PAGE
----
COAST filmmakers Jason Bray and Mike Crowhurst admit they had no idea what they were getting into when they set out to make a documentary exposing South-East Asia's child sex industry.
Sneaking hidden cameras into derelict clubs in the Philippines was dangerous enough, without the risk of running foul of the Russian mafia who run the trade in child prostitutes.
The men are founders of independent film company Red Tree Earth and the result of their risks is a gut-wrenching documentary, Street Dreams, which lifts the lid on the plight of children in the sex slave industry.
The pair, who have previously done a film about chroming (paint-sniffing) addiction, are committed to giving a voice to people who don't have one.
It was during a business trip to the Philippines that Mr Bray came across a young girl working as a prostitute and realised he had the basis for a great story. But, Mr Crowhurst admits, they were totally unaware of what the project had in store for them.
"This was the first time we had done anything like this," he said.
"We had no idea what we were getting ourselves into.
"Some of the trafficking groups are run by the Russian mafia and people have received death threats before for taking (rescuing) too many girls."
Mr Crowhurst said there was an element of fear as they carried hidden cameras while they were portraying themselves as sex tourists.
"There's heavy corruption through the police and the government. We didn't want to step the wrong way and get noticed."
And while the documentary is proving to be an eye opener for audiences around Australia, Mr Crowhurst said his perceptions would never be the same.
"You know a little bit about it, but until you actually go and see someone live in squalor and people that have been chained to their bed for years as a pleasure machine for men; you have no idea how bad it is," he said.
"It was absolutely confronting what we found.
"We wanted to put everything on screen but we didn't want to repulse people.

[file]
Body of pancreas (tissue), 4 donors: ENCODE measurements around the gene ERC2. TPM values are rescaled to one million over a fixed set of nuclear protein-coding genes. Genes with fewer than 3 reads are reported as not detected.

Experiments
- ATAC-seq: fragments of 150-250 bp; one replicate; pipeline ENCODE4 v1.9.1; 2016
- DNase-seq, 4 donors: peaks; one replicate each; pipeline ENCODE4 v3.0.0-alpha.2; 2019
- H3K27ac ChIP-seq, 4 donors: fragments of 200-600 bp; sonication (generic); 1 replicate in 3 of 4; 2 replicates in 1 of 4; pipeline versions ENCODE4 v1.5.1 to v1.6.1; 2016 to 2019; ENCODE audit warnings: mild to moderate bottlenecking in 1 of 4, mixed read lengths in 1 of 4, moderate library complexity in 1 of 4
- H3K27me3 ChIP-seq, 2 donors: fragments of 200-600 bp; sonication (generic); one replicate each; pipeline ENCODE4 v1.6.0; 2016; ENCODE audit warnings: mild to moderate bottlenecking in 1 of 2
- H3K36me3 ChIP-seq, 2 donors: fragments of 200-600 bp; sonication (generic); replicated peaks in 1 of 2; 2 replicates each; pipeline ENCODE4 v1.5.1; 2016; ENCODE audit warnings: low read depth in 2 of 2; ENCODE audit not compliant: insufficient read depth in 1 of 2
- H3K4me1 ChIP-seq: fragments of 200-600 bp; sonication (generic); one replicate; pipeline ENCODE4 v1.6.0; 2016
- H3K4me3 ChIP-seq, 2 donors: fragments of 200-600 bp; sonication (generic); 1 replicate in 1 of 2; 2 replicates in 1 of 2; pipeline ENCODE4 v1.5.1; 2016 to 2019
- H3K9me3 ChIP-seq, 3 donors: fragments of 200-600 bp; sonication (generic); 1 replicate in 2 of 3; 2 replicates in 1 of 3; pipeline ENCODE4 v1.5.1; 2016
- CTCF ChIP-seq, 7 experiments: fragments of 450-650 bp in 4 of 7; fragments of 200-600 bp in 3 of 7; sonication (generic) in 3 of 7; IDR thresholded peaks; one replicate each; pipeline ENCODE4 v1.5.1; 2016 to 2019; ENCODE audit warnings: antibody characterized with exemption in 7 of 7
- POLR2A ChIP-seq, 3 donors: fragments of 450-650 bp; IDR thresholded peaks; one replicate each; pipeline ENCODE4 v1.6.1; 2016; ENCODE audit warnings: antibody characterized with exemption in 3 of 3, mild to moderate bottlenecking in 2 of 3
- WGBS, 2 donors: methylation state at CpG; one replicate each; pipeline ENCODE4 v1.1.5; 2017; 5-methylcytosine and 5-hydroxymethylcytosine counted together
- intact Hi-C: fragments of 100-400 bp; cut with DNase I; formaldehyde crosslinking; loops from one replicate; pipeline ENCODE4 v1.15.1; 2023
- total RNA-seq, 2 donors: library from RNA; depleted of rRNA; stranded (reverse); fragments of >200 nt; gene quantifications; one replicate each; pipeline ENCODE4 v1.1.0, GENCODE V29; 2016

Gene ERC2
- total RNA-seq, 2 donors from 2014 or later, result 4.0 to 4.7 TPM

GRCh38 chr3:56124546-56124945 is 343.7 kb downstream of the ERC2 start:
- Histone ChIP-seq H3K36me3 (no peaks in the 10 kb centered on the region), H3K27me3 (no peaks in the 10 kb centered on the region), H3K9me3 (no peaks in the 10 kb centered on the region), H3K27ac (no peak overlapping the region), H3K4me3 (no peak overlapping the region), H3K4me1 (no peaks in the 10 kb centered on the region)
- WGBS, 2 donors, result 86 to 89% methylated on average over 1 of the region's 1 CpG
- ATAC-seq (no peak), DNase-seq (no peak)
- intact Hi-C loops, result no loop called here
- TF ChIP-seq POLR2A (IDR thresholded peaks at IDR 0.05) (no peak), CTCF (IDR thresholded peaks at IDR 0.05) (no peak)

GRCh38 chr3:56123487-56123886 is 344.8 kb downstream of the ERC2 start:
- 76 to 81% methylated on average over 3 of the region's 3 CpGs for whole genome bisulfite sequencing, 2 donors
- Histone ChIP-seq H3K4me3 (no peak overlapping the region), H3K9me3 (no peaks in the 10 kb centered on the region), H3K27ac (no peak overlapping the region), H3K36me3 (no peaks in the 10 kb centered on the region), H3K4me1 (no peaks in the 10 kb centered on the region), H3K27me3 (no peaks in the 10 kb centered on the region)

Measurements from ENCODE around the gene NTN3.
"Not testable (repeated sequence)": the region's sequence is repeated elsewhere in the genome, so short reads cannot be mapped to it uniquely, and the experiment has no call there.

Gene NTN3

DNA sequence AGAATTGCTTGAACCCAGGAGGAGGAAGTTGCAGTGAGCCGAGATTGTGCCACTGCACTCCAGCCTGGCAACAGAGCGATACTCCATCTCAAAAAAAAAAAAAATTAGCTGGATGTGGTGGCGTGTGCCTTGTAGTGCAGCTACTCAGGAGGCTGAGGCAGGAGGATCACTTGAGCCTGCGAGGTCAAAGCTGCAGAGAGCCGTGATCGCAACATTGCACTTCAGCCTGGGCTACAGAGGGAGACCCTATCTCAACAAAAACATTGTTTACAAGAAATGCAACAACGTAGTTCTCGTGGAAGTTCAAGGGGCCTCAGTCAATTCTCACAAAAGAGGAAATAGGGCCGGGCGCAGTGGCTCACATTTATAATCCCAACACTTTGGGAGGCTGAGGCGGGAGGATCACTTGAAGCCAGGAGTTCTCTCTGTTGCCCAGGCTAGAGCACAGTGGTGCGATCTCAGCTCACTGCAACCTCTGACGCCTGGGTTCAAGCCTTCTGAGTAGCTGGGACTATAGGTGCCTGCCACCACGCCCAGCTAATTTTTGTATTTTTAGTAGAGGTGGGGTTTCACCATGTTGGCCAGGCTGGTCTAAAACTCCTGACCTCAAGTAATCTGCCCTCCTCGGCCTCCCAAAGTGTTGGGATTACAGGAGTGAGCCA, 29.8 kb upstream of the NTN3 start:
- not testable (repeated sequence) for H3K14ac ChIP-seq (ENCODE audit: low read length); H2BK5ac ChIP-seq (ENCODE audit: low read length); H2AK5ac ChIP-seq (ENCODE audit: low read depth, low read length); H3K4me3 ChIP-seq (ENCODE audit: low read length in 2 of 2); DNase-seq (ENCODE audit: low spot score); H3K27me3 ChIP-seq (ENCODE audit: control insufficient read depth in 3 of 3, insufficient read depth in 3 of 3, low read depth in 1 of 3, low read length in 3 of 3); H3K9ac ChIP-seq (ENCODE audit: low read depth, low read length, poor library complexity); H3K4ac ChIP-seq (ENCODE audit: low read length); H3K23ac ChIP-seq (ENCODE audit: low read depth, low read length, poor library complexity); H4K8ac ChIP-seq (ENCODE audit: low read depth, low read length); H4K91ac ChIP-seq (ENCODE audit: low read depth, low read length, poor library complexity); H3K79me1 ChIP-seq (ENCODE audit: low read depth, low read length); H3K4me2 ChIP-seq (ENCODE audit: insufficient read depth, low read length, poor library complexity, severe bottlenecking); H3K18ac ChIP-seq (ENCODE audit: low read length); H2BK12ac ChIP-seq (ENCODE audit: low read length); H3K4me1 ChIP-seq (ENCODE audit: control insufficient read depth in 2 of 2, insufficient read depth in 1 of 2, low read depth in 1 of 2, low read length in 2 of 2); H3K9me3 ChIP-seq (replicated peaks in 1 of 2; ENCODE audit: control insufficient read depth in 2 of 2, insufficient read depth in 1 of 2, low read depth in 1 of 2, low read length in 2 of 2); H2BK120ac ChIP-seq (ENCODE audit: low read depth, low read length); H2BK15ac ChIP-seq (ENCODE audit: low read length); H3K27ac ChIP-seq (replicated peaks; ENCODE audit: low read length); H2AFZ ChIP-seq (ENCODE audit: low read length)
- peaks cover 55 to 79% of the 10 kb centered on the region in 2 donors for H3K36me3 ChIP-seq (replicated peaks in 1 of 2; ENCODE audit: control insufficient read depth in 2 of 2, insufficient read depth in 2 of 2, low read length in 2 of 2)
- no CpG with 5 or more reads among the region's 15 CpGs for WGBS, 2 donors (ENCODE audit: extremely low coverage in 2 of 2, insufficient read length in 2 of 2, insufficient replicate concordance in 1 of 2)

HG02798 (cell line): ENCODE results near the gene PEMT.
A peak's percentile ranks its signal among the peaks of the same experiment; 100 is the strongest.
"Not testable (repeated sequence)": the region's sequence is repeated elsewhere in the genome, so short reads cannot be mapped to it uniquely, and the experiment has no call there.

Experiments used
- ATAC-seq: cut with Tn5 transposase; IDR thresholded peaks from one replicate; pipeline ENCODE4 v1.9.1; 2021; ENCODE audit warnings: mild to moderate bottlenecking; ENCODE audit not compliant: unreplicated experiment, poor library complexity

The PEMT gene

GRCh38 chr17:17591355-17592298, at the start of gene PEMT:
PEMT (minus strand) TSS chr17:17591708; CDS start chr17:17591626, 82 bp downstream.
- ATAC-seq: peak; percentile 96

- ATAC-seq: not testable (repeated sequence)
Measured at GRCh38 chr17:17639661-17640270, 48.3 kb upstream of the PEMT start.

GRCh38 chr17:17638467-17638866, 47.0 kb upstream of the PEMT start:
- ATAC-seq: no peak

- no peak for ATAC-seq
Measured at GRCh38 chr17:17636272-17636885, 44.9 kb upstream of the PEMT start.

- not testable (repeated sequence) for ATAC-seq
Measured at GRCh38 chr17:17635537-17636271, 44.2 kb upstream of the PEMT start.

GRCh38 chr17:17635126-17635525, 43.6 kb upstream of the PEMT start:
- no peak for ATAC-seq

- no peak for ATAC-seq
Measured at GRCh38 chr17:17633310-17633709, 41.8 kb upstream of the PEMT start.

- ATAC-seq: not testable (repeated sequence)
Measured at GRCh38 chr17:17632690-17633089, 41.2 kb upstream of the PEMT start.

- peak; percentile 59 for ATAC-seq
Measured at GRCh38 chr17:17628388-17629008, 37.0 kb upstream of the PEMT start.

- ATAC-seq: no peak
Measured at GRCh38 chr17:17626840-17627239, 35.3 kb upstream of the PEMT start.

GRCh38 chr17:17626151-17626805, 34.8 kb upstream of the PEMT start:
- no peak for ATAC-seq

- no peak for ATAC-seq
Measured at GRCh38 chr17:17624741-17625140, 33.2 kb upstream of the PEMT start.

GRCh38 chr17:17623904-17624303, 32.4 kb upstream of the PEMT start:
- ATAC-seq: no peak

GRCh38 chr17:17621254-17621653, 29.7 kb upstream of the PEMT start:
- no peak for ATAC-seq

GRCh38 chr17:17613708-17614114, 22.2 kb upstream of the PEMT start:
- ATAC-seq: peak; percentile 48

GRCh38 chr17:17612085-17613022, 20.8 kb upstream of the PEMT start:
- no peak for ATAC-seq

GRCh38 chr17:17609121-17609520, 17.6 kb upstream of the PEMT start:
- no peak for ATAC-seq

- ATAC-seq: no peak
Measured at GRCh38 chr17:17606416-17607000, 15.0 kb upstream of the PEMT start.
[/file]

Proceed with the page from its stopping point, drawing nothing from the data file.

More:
"The things that don't make it on screen are horrific and humans shouldn't have to be put through it.
"It really hits the heart."
The main subject of the documentary is Destiny Rescue, a Sunshine Coast group fighting to rescue people from the sex slave industry.
Founded in 2001, it operates in Cambodia, Mozambique, Thailand and India, rescuing sex slaves and helping them recover and rebuild their lives.
Destiny Rescue business development manager Michael Keeffe said the main purpose of the documentary was to raise awareness of the problem.
"UNICEF figures show that 1.2 million children are being sold into slavery every year," he said.
"That equals one child every 26 seconds.
"This isn't just an Asian problem - it's worldwide.
"It's also an Australian problem in the sense that Aussie men are the biggest users in South-East Asia."
Mr Keeffe said the film was already inspiring people to become involved.
"People are confronted and shocked by the size and scope of this problem," he said.
"In the film, the youngest girl rescued is five years old.
"People want to engage with us after seeing the film and find out what they can do to help."
While Destiny Rescue makes about 25 rescues a month and has 1300 people in its care, Mr Keeffe said it was not enough.
"What we've done so far is great, but it's a drop in the ocean compared to the problem we are faced with."
For more information about Destiny Rescue or how to get involved go to destinyrescue.org or call 1300 738 761.